This appears to be a significant new development in the use of educational technology. MIT is looking at ways that MOOCs can improve program accessibility for capable students.
That’s the argument by officials at the Massachusetts Institute of Technology, which on Wednesday announced a plan to create what it calls an "inverted admissions" process, starting with a pilot project within a master’s program in supply-chain management.
This situation provides an interesting reflection of the big changes that are occurring in higher education. An elite, traditionally exclusive university is looking for ways to broaden reach and become more inclusive. Meanwhile, the article goes on to discuss the growing role of micro-credentials.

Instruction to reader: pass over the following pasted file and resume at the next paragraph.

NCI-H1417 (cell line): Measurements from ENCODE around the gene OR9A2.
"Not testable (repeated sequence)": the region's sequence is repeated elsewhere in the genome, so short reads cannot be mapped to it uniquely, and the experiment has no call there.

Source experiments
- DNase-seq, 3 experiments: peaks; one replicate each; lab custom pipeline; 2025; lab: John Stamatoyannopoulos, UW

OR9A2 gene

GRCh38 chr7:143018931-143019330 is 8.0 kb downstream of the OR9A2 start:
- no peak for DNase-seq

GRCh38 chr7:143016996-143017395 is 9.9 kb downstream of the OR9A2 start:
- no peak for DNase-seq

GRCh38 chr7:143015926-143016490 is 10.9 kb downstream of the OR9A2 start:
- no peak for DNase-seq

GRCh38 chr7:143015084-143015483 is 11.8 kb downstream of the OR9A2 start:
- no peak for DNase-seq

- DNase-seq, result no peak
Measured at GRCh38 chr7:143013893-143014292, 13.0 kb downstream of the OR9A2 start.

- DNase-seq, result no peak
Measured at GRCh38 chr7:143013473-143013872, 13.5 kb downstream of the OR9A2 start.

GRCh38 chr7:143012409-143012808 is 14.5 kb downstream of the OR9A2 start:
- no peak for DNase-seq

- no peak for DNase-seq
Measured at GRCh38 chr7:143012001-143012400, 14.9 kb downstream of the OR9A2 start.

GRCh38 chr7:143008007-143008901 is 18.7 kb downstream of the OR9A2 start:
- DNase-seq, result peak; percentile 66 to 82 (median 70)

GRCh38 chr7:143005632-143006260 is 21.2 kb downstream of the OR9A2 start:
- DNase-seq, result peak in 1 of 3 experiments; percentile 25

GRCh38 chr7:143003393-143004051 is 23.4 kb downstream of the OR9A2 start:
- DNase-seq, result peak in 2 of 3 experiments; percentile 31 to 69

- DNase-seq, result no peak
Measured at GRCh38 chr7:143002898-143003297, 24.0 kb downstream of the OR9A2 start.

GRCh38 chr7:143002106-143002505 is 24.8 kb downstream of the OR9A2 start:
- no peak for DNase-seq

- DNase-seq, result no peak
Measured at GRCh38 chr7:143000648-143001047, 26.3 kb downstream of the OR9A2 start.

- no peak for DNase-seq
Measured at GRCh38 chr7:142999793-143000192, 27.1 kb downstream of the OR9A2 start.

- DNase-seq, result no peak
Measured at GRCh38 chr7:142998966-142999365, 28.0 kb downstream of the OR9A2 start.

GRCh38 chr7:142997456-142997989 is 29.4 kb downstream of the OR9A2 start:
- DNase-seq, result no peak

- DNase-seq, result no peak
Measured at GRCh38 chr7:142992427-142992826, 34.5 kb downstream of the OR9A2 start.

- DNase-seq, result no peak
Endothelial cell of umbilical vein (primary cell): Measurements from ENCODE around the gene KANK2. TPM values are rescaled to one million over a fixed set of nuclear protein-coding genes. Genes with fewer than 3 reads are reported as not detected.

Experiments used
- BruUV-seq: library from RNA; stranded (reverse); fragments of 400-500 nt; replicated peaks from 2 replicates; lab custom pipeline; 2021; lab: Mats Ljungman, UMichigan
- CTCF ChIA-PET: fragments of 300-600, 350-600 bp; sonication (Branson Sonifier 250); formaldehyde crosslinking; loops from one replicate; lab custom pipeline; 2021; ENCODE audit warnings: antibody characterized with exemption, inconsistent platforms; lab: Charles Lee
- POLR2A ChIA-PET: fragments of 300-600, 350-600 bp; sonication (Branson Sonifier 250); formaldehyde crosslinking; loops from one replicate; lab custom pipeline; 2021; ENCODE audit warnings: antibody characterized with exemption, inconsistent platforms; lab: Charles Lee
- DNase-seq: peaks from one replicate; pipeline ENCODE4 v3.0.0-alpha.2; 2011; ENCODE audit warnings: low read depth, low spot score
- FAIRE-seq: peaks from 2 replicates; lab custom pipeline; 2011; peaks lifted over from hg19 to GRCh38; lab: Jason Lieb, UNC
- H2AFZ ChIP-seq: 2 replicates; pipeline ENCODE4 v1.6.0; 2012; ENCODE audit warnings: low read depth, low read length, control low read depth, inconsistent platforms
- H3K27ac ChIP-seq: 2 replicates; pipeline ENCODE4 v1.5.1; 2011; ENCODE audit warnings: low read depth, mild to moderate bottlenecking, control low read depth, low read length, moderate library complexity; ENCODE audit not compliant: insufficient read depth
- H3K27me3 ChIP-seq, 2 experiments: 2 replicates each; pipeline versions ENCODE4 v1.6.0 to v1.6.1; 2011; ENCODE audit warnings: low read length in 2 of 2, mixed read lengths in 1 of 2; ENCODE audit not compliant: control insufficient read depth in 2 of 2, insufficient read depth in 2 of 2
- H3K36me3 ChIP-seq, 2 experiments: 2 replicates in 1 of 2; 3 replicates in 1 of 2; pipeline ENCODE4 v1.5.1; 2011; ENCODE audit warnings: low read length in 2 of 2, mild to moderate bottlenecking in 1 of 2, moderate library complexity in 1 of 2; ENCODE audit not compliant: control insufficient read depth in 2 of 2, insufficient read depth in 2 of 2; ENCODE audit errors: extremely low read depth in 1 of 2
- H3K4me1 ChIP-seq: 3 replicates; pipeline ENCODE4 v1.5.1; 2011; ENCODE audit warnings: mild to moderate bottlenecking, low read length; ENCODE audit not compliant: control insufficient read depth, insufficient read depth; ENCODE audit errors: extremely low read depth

George Siemens, the academic who offered one of the very first MOOCs and who coined the term, which stands for massive open online courses, applauded MIT’s admissions experiment. "We’re just starting to see the impact in education of the Internet on the legacy structure of higher education," he said. "This reflects an accessibility mind shift," he added.
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